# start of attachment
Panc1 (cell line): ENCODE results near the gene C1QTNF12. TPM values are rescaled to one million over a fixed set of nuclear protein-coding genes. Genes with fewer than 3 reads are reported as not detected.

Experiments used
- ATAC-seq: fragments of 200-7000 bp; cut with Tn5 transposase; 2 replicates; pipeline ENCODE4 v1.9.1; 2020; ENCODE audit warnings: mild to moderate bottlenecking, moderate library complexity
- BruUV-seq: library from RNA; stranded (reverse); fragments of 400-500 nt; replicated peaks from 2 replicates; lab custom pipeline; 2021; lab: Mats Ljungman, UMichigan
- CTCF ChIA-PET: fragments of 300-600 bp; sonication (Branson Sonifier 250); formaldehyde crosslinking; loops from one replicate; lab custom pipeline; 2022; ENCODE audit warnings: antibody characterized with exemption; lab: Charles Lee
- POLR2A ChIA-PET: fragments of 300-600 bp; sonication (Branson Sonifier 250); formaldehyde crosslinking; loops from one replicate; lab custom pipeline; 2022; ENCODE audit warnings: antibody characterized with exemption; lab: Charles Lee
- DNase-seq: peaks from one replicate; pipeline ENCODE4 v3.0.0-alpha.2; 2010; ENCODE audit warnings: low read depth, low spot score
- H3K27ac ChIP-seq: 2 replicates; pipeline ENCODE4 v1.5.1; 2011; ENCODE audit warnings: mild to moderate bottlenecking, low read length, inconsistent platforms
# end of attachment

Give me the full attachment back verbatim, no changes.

Panc1 (cell line): ENCODE results near the gene C1QTNF12. TPM values are rescaled to one million over a fixed set of nuclear protein-coding genes. Genes with fewer than 3 reads are reported as not detected.

Experiments used
- ATAC-seq: fragments of 200-7000 bp; cut with Tn5 transposase; 2 replicates; pipeline ENCODE4 v1.9.1; 2020; ENCODE audit warnings: mild to moderate bottlenecking, moderate library complexity
- BruUV-seq: library from RNA; stranded (reverse); fragments of 400-500 nt; replicated peaks from 2 replicates; lab custom pipeline; 2021; lab: Mats Ljungman, UMichigan
- CTCF ChIA-PET: fragments of 300-600 bp; sonication (Branson Sonifier 250); formaldehyde crosslinking; loops from one replicate; lab custom pipeline; 2022; ENCODE audit warnings: antibody characterized with exemption; lab: Charles Lee
- POLR2A ChIA-PET: fragments of 300-600 bp; sonication (Branson Sonifier 250); formaldehyde crosslinking; loops from one replicate; lab custom pipeline; 2022; ENCODE audit warnings: antibody characterized with exemption; lab: Charles Lee
- DNase-seq: peaks from one replicate; pipeline ENCODE4 v3.0.0-alpha.2; 2010; ENCODE audit warnings: low read depth, low spot score
- H3K27ac ChIP-seq: 2 replicates; pipeline ENCODE4 v1.5.1; 2011; ENCODE audit warnings: mild to moderate bottlenecking, low read length, inconsistent platforms